Mapping the Topology of a Cold World
The properties of particles in periodic potentials are determined not only by the energy-band structure but also by the topology of the eigenstates in the bands. Following a closed trajectory in momentum space within the Brillouin zone, a particle may acquire a Berry phase that is the integral of the Berry curvature over the surface bounded by the contour. The periodicity of the lattice requires that the integral over the entire Brillouin zone is quantized, which implies the existence of topological invariants underlying the behavior of the system.
In a paper appearing in Physical Review A, Hannah Price and Nigel Cooper at the University of Cambridge, UK, propose a new protocol for mapping the local Berry curvature in ultracold gas experiments. The idea consists of adiabatically moving an atomic wave packet in a two-dimensional lattice subjected to an external force. Even though the trajectory in real-space is very complicated, the path in momentum space can be traced and, most importantly, the force can be cleverly managed in such a way to measure the effect of the Berry curvature at each point in the Brillouin zone.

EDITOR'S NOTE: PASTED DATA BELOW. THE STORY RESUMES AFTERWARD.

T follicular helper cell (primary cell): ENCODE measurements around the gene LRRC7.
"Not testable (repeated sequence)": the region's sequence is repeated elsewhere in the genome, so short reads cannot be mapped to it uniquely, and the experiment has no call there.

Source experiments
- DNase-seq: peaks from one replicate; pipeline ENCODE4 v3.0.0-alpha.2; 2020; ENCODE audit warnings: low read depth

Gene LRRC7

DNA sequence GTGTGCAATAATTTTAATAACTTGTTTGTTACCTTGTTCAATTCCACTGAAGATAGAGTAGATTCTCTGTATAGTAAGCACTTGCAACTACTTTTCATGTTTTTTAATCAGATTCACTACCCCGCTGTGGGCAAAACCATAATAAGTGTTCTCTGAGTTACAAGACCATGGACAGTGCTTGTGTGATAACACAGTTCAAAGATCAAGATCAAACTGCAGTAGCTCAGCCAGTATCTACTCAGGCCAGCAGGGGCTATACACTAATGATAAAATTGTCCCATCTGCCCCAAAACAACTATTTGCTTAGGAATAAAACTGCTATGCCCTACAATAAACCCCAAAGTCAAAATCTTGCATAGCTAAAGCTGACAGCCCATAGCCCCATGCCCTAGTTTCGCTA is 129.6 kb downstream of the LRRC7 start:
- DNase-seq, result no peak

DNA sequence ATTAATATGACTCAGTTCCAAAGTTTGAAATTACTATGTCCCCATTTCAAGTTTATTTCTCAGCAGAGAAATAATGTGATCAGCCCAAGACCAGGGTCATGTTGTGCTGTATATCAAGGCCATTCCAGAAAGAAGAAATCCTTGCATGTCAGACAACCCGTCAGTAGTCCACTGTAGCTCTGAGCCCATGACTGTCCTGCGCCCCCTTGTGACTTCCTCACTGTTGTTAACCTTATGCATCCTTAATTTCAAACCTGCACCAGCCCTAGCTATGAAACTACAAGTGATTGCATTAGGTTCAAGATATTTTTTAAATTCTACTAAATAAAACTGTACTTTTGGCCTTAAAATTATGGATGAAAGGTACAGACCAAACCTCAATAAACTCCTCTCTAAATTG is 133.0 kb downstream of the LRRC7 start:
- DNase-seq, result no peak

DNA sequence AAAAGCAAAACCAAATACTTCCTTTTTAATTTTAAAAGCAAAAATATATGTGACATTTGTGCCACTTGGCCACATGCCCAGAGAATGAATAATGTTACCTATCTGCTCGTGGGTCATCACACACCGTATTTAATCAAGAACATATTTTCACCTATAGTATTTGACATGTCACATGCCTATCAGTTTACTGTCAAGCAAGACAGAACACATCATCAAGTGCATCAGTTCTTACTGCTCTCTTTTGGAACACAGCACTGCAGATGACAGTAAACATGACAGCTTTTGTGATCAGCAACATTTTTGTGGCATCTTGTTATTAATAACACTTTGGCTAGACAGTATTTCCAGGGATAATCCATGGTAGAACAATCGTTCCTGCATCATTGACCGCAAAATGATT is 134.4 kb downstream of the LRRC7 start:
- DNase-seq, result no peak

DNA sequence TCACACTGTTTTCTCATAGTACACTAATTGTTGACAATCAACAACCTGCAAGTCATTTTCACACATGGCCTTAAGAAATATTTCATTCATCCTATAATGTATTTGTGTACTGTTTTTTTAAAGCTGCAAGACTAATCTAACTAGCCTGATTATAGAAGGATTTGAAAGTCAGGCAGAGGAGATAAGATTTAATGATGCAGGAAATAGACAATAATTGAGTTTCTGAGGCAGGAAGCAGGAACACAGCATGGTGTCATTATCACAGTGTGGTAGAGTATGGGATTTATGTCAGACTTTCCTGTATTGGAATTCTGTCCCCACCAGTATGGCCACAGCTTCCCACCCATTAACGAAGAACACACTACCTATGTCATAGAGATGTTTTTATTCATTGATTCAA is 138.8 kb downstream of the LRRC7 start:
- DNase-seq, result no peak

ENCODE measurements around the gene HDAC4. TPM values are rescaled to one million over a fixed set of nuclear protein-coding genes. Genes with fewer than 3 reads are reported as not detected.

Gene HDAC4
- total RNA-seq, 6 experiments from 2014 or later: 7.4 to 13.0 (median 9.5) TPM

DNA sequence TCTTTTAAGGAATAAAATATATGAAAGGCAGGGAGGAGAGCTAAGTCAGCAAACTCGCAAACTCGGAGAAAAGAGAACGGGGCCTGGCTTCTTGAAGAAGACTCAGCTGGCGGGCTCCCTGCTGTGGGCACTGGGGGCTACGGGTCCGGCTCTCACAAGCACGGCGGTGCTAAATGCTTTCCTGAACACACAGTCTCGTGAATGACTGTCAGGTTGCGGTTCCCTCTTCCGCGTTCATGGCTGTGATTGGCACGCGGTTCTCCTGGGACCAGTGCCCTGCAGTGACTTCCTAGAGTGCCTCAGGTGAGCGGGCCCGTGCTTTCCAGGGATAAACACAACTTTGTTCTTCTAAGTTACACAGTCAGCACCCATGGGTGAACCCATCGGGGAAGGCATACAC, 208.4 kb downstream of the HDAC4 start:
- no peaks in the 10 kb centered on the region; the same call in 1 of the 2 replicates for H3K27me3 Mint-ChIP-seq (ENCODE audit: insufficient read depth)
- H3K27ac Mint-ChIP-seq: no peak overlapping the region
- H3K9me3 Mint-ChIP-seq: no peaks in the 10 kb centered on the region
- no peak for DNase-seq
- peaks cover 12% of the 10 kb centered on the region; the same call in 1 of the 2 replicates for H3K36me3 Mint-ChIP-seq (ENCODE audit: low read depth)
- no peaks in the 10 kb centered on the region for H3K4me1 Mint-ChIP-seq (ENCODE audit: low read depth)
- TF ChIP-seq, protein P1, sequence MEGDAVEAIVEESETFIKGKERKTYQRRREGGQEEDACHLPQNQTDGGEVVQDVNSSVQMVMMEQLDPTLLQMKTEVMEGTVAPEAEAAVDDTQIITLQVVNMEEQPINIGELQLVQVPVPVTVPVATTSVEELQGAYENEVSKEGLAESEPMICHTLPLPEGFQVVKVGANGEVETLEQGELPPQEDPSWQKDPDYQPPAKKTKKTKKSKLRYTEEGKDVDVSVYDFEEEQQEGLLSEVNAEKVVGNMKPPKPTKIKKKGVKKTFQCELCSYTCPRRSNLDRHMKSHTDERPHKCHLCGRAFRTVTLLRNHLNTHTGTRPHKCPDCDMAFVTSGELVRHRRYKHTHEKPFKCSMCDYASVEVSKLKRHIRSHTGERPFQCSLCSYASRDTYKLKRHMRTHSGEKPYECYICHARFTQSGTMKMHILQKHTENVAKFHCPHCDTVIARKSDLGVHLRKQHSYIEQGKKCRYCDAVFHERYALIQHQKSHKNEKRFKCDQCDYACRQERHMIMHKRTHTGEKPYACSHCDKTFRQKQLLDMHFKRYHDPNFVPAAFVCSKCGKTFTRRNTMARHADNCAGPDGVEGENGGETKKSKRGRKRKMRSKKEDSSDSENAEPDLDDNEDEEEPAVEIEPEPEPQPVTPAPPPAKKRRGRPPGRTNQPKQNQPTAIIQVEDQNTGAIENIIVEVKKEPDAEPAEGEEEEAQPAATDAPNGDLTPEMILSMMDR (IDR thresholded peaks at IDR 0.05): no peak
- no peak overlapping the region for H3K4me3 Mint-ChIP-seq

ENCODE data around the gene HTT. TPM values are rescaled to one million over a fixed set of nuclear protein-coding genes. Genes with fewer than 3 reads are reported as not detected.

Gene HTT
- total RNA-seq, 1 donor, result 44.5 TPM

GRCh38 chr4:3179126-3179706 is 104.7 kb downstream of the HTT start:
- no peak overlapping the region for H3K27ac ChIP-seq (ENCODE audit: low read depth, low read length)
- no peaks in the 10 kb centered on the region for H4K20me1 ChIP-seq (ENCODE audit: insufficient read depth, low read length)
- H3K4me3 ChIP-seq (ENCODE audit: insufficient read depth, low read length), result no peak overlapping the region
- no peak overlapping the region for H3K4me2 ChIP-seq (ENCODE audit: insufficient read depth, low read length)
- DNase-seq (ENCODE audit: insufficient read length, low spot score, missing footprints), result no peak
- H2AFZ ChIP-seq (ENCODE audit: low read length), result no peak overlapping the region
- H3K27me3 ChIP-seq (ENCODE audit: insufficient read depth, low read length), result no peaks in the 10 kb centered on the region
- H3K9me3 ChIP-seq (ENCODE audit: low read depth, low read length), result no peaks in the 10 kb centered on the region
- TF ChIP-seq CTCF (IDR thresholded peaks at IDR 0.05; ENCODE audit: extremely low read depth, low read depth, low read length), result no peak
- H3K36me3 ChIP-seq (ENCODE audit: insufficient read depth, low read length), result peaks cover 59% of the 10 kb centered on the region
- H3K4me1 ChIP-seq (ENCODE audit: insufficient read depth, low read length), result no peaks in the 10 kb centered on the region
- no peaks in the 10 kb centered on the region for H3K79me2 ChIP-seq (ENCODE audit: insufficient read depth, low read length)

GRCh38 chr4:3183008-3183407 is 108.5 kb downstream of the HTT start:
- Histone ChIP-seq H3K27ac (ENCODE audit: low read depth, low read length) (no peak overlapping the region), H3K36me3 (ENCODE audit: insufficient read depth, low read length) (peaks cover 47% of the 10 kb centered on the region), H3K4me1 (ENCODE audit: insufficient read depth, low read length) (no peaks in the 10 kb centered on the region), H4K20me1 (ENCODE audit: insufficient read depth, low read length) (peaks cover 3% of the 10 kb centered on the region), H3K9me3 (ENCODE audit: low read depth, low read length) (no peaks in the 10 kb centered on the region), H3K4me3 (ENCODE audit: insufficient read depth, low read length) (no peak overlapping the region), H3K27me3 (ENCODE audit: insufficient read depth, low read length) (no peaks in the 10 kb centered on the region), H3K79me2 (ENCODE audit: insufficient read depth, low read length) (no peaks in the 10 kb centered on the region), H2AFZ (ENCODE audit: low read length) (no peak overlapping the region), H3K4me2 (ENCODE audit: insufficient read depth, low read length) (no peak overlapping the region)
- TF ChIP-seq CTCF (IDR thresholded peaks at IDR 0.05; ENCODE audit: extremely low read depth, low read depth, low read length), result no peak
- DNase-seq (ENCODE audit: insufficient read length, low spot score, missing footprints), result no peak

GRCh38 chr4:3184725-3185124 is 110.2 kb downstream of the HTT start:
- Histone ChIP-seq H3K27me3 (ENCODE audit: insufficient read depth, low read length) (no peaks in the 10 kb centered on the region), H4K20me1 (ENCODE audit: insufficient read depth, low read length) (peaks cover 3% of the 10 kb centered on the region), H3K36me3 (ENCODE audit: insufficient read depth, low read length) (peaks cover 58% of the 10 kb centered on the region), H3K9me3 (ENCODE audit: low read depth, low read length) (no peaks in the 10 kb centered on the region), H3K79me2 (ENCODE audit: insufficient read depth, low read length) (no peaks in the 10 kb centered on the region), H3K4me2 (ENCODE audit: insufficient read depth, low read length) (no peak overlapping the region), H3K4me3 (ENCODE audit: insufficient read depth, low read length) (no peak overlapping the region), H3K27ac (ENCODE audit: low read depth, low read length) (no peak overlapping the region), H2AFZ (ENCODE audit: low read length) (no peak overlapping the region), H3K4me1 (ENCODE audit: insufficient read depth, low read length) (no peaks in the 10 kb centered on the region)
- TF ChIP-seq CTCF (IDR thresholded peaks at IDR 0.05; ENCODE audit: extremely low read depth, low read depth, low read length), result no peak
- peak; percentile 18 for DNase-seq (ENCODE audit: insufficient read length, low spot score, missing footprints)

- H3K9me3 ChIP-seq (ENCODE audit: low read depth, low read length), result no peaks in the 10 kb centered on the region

Price and Cooper show how their protocol is expected to work in the case of an asymmetric hexagonal lattice and in the so-called “optical flux lattices,” where the atoms feel an artificial magnetic field with high flux density. They also provide concrete arguments about the feasibility of experiments with the state-of-the-art techniques. A successful program in this direction could eventually open new perspectives in the study of quantum Hall physics in ultracold gases and, more generally, of topological effects in the dynamics of matter waves. – Franco Dalfovo